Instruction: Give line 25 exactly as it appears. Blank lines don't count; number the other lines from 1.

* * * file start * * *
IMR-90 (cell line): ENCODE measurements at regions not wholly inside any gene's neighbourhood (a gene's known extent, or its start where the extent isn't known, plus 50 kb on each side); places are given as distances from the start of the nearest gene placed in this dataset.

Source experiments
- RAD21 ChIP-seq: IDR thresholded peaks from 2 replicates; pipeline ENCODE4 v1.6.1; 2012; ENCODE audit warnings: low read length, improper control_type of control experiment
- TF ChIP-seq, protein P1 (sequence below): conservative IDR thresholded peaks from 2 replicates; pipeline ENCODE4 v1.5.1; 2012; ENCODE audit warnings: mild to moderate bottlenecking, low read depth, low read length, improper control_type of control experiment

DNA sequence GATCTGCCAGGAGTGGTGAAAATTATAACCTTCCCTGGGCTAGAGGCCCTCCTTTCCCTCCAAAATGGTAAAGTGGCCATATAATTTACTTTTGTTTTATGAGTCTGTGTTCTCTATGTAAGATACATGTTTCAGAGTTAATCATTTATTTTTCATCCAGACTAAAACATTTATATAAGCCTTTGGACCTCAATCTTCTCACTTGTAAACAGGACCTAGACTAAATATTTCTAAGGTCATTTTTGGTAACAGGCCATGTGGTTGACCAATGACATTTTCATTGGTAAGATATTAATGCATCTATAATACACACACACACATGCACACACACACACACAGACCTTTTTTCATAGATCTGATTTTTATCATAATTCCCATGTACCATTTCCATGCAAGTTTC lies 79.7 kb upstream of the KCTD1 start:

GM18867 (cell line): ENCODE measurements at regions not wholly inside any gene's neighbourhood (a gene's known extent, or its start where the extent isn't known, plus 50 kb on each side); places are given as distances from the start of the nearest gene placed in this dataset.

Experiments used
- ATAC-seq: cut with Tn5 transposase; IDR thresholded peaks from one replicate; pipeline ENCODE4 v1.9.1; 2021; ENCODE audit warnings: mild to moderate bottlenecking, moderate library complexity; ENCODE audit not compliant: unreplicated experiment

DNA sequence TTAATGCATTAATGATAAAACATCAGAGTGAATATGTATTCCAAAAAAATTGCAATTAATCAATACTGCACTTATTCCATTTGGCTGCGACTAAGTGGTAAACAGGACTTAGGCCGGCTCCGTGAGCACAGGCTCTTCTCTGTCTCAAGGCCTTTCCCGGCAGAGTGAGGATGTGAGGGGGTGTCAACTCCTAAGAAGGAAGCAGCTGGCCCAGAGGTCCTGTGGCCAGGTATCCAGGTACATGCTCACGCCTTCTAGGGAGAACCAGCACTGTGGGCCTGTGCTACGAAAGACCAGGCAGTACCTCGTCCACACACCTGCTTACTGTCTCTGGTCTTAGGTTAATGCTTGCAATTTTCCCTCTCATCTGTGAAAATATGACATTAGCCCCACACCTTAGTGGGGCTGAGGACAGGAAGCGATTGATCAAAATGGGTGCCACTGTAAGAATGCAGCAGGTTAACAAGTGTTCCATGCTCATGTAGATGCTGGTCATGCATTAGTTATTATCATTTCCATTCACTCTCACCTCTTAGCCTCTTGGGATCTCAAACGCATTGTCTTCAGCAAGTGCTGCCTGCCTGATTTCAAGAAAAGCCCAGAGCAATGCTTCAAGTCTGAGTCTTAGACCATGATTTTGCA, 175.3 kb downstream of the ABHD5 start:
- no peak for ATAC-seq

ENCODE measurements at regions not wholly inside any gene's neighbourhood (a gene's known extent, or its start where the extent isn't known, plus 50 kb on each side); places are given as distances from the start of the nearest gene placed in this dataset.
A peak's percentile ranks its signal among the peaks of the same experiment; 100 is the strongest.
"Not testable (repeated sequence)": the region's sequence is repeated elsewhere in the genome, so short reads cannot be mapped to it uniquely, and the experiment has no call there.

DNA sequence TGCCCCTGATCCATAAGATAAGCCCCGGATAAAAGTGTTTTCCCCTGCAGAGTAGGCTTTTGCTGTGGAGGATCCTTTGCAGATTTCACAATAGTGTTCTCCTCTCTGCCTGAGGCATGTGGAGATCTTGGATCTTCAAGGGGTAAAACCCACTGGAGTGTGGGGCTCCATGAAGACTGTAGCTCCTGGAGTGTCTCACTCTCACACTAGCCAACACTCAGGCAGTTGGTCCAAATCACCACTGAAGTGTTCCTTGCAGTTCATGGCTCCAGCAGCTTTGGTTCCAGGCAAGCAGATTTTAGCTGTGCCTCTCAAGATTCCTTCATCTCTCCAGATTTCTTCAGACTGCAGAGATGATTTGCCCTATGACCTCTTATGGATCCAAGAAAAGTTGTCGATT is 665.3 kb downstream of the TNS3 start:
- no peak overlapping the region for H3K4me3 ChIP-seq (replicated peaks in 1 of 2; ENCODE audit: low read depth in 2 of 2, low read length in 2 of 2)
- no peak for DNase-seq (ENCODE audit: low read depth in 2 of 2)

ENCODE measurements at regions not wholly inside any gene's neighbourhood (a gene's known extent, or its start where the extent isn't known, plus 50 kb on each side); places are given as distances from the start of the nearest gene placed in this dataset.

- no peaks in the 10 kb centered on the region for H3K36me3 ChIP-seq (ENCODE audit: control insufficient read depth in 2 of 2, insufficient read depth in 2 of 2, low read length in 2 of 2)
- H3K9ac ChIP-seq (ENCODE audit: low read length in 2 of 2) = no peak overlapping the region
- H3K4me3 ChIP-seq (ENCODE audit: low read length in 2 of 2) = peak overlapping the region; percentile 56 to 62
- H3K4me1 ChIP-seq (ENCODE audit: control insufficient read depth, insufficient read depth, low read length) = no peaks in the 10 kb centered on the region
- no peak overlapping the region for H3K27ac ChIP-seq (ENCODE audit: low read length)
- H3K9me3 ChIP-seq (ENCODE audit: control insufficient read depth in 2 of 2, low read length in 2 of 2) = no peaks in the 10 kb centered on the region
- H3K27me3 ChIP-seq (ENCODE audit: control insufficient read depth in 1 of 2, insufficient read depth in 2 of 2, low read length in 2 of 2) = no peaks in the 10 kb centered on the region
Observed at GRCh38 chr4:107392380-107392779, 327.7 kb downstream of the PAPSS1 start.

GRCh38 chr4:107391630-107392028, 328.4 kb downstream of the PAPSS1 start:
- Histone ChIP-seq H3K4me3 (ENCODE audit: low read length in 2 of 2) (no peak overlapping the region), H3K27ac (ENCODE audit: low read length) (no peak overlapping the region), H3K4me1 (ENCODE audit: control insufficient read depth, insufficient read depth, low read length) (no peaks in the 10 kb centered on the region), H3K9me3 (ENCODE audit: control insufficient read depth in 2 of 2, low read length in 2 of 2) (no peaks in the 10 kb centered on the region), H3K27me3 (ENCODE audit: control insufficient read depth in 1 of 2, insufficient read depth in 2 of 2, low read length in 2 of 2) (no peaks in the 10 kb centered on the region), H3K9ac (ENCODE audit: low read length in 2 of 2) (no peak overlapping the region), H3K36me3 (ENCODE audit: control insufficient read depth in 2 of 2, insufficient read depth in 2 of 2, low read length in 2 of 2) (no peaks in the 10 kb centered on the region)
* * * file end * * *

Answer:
Observed at GRCh38 chr4:107392380-107392779, 327.7 kb downstream of the PAPSS1 start.